How To Have A Healthy Pregnancy

Now that you are expecting, you have probably heard your fair share of nutrition advice from well-meaning family members, your favorite instagrammer, and your BFF. The tips can stem anywhere from large-scale clinical trials to old-wives-tales. 

Generally speaking, it is best to stay on the safe side when choosing your foods when you are pregnant. The last thing anyone wants is to put your baby (or you) in danger. Use this as a guide, but as always follow any advice your health care provider gives you as a first choice.

  1. Unpasteurized cheese. Eating unpasteurized cheese can expose you to listeria, and can make you and your baby very sick. The good news is that most cheeses served in US restaurants are pasteurized, but on occasion you may get an unpasteurized option.  Check your food label when shopping for yourself and ask your server when at a restaurant. And when in doubt, go without.
  2. Raw Fish. When looking at the data and what other countries recommend we found that in places like Britain and Japan raw fish was a common thing for women to consume. This is because flash-freezing is used for most sushi-grade fish which inactivates parasites. So, here are some guidelines to follow when consuming raw fish: ⁣

    – Make sure the fish consumed is sushi-grade & Flash Frozen⁣
    – It has been stored properly⁣
    – You are eating at a reputable establishment⁣
    – You consume it in a reasonable amount of time⁣

    Fishes to avoid entirely during pregnancy:⁣

    – Swordfish⁣
    – Tile Fish⁣
    _ King Mackerel⁣
    – Shark⁣
    – Albacore tuna to less than 6 oz per week⁣

    No Raw Shellfish (Clams and Oysters) – raw shellfish accounted for 75% of outbreaks of food-borne illness associated with seafood. ⁣

    A good rule of thumb for fish to eat – eat smaller fish that have a shorter lifespan – they contain less mercury. ⁣
  3. Raw bean sprouts. Although these sound like one of the healthiest foods in the world, they may expose you and your little one to listeria and E. Coli. Skip the raw bean sprouts and choose nuts or raw pea pods if your dish needs that distinctive “crunch”.
  4. Cold deli meats. You are going to want to avoid grabbing a quick sub at the deli counter if you are used to choosing deli meats as your protein source. These meats can harbor listeria and in extreme cases can result in miscarriage. If you simply heat your meat to 145-165 degrees (Farenheit) to “kill off” any bacteria, you should be safe to enjoy your deli meats. If you don’t want to go through that effort, peanut butter and jelly sandwiches or hummus, tomato & avocado are always a good idea!
  5. High mercury seafood. Seafood is an excellent source of many essential nutrients you need during pregnancy, and eating two servings a week is recommended by many expert panels. You may be asking why it is recommended to only eat seafood twice a week if it is so good for expecting mamas. The reason is because fish may be exposed and contaminated with heavy metals including methylmercury. The goal is to take in low-mercury containing fish and seafood to increase exposure of many key nutrients while minimizing exposure of this harmful contaminant. Shark, swordfish, king mackerel, and tilefish are known to contain high levels of mercury, and therefore should be avoided when pregnant.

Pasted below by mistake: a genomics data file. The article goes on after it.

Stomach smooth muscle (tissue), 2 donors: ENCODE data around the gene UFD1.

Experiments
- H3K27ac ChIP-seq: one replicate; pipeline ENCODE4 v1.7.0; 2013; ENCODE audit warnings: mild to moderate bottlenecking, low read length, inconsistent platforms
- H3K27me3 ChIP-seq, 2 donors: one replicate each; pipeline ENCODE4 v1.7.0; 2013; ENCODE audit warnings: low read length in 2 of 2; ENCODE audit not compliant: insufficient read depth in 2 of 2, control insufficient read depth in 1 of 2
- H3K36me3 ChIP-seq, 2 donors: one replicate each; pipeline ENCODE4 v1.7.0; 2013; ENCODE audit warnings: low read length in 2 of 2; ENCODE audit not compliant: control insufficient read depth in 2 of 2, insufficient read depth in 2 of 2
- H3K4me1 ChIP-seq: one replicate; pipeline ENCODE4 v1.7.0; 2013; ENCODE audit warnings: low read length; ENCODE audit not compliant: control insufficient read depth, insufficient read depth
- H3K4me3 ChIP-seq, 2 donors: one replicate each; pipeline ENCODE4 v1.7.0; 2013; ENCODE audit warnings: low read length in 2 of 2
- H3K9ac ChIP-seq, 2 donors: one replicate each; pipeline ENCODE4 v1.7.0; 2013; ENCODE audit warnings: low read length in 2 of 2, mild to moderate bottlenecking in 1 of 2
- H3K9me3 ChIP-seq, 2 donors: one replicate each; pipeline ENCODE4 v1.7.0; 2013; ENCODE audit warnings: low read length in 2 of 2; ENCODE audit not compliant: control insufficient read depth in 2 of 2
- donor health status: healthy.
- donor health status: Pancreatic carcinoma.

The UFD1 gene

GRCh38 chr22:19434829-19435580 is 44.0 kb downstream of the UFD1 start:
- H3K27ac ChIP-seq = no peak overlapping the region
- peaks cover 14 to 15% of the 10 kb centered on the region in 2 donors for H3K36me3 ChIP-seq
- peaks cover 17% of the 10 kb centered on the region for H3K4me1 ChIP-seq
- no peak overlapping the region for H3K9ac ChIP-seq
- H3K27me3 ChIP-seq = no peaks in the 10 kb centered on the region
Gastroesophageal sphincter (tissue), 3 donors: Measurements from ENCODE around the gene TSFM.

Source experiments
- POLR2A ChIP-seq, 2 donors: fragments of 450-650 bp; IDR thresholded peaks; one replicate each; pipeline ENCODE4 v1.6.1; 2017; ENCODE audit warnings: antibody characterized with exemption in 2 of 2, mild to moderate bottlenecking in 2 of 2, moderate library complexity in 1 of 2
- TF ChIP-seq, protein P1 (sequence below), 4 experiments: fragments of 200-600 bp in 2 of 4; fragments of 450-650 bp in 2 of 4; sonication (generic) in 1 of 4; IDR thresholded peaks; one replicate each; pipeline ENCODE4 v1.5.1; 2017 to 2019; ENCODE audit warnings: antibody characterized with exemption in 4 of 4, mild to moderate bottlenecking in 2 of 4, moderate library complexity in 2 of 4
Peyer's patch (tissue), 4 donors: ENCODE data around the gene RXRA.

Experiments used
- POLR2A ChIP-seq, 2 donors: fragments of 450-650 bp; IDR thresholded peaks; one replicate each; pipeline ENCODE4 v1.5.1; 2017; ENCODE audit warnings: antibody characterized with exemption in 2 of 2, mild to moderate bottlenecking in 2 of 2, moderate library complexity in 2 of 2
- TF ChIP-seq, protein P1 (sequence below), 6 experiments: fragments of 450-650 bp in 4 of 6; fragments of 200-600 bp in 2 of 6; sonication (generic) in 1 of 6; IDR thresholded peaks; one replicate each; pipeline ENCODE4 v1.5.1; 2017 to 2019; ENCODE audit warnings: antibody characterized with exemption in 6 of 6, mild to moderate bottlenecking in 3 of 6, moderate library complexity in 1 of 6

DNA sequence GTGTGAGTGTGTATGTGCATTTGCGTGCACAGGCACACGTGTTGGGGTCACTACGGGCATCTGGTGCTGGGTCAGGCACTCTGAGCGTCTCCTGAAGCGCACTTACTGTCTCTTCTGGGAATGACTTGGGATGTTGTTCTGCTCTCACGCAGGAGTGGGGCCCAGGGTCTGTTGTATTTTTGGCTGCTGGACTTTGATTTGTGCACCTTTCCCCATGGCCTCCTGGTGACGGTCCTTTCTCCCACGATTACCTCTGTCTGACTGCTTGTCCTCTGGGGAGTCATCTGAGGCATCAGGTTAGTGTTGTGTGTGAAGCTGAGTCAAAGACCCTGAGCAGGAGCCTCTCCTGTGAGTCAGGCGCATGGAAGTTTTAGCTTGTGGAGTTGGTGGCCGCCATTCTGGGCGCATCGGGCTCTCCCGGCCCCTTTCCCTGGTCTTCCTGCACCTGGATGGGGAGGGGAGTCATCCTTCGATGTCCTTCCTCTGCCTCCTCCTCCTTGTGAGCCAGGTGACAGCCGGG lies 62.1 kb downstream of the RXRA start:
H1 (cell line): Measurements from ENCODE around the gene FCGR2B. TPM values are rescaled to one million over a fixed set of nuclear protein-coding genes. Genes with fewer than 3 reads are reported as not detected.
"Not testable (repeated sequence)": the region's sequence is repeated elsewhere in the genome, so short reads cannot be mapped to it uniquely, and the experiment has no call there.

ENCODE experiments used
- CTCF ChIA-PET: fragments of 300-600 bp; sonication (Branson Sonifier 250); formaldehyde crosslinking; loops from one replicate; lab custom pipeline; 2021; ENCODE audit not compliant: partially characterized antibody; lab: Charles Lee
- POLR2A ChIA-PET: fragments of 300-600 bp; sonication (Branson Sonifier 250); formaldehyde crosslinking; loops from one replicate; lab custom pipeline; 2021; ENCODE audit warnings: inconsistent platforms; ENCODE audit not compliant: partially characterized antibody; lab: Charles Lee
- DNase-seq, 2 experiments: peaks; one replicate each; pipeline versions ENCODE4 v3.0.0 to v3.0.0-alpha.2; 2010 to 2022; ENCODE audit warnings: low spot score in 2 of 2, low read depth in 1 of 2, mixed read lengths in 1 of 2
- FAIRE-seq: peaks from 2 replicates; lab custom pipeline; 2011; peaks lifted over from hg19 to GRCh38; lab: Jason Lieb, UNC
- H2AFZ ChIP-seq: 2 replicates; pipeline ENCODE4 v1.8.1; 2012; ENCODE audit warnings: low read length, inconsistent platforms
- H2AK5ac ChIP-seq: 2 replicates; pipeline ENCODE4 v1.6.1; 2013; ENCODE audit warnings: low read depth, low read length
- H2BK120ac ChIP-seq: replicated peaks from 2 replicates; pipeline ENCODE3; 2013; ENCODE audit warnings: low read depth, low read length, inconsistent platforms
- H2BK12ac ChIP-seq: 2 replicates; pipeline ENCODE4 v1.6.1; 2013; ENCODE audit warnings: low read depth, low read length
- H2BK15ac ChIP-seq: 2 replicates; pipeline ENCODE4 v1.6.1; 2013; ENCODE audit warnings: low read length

6. Raw and unpasteurized eggs and milk. Unfortunately, this recommendation includes a lot of goodies: raw cookie dough, some homemade ice creams, and hollandaise sauce to name a few. Raw eggs may contain salmonella, a bacteria that when ingested can cause serious side-effects. There are plenty of sweet options that are less-risky, and if you must have that cookie dough you can always make it yourself using pasteurized eggs.
  7. Cut melons and fruit that were not washed. This one may sound a bit misleading, and we are not saying to avoid fruit altogether! The skin and rind of many fruit may house bacteria that have the potential to cause some pretty terrible symptoms. For this reason, washing the skins and rinds of any fruit you need to cut is recommended (think watermelon and honeydew, for example). If you do not wash the food before cutting, the knife may become exposed to the contaminant and expose the edible part of the food before you eat it, leading to foodborne illness.
  8. Certain teas. You may be cutting back on your caffeine and thinking that teas are a great substitute for that extra cup of coffee you are now giving up. Not so fast! Although teas like spearmint, roobois, and raspberry tea (in late pregnancy) is safe, others like licorice root tea and ginseng should be avoided. Also be mindful that many teas contain caffeine, so if you are trying to minimize your intake, tea may not be your best-bet.
  9. Alcohol. This is a hot-topic these days, and the opinion on this one is across the board. If you want to go by what the Center for Disease Control and Disease says, you should avoid it while you are expecting. By making the statement “when a pregnant woman drinks alcohol, so does her baby”, it takes a bit of the enjoyment out of sipping that cocktail! Having said that, many doctors feel that mothers may enjoy one drink during their third trimester with no consequences. Ask your personal doctor about her opinion on the topic if you need a definitive recommendation.
  10. Caffeine. Although coffee has it’s benefits (like providing antioxidants to the body), it is known to contain caffeine that, if consumed in high amounts, may be harmful to the fetus. Coffee doesn’t have to be avoided altogether, but it is generally recommended to limit consumption to 2 cups max (of regular drip coffee, not a triple-shot-venti). Decaffeinated coffee may contain some caffeine, but not nearly as much as the real-deal and is a great substitute if you are used to having more than two cups a day.